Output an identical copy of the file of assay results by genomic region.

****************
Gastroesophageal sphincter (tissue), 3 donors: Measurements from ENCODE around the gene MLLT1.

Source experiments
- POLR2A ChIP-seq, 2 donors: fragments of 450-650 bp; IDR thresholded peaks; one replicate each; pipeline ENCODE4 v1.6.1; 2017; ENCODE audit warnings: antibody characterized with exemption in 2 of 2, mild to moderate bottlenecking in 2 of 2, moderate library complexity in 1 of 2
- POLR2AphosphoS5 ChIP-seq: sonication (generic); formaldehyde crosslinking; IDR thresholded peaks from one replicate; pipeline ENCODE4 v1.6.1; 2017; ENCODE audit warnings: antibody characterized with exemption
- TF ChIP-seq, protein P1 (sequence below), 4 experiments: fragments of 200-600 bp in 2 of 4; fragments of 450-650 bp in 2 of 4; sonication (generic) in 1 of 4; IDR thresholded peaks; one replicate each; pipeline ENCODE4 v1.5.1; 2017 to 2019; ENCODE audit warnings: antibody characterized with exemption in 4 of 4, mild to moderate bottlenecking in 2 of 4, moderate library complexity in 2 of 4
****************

Gastroesophageal sphincter (tissue), 3 donors: Measurements from ENCODE around the gene MLLT1.

Source experiments
- POLR2A ChIP-seq, 2 donors: fragments of 450-650 bp; IDR thresholded peaks; one replicate each; pipeline ENCODE4 v1.6.1; 2017; ENCODE audit warnings: antibody characterized with exemption in 2 of 2, mild to moderate bottlenecking in 2 of 2, moderate library complexity in 1 of 2
- POLR2AphosphoS5 ChIP-seq: sonication (generic); formaldehyde crosslinking; IDR thresholded peaks from one replicate; pipeline ENCODE4 v1.6.1; 2017; ENCODE audit warnings: antibody characterized with exemption
- TF ChIP-seq, protein P1 (sequence below), 4 experiments: fragments of 200-600 bp in 2 of 4; fragments of 450-650 bp in 2 of 4; sonication (generic) in 1 of 4; IDR thresholded peaks; one replicate each; pipeline ENCODE4 v1.5.1; 2017 to 2019; ENCODE audit warnings: antibody characterized with exemption in 4 of 4, mild to moderate bottlenecking in 2 of 4, moderate library complexity in 2 of 4